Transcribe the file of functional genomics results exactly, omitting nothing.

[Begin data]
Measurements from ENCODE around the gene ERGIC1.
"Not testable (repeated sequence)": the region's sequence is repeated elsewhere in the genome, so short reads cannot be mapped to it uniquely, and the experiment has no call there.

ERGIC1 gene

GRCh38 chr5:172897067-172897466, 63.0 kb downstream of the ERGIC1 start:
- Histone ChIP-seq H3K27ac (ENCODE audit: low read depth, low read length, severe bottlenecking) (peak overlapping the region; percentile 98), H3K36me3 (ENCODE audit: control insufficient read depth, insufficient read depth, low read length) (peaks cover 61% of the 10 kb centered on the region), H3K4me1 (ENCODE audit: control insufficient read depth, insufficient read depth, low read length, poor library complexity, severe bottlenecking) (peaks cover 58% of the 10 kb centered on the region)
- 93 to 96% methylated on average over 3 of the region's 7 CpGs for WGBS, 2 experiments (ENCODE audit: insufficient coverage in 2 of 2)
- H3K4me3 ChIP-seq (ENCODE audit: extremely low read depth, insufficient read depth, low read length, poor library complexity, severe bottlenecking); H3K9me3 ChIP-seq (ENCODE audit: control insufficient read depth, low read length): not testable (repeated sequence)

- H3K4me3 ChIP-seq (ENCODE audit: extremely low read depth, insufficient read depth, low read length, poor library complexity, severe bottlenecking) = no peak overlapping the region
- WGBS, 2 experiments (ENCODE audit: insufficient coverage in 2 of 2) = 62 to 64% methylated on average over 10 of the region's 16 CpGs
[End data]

Measurements from ENCODE around the gene ERGIC1.
"Not testable (repeated sequence)": the region's sequence is repeated elsewhere in the genome, so short reads cannot be mapped to it uniquely, and the experiment has no call there.

ERGIC1 gene

GRCh38 chr5:172897067-172897466, 63.0 kb downstream of the ERGIC1 start:
- Histone ChIP-seq H3K27ac (ENCODE audit: low read depth, low read length, severe bottlenecking) (peak overlapping the region; percentile 98), H3K36me3 (ENCODE audit: control insufficient read depth, insufficient read depth, low read length) (peaks cover 61% of the 10 kb centered on the region), H3K4me1 (ENCODE audit: control insufficient read depth, insufficient read depth, low read length, poor library complexity, severe bottlenecking) (peaks cover 58% of the 10 kb centered on the region)
- 93 to 96% methylated on average over 3 of the region's 7 CpGs for WGBS, 2 experiments (ENCODE audit: insufficient coverage in 2 of 2)
- H3K4me3 ChIP-seq (ENCODE audit: extremely low read depth, insufficient read depth, low read length, poor library complexity, severe bottlenecking); H3K9me3 ChIP-seq (ENCODE audit: control insufficient read depth, low read length): not testable (repeated sequence)

- H3K4me3 ChIP-seq (ENCODE audit: extremely low read depth, insufficient read depth, low read length, poor library complexity, severe bottlenecking) = no peak overlapping the region
- WGBS, 2 experiments (ENCODE audit: insufficient coverage in 2 of 2) = 62 to 64% methylated on average over 10 of the region's 16 CpGs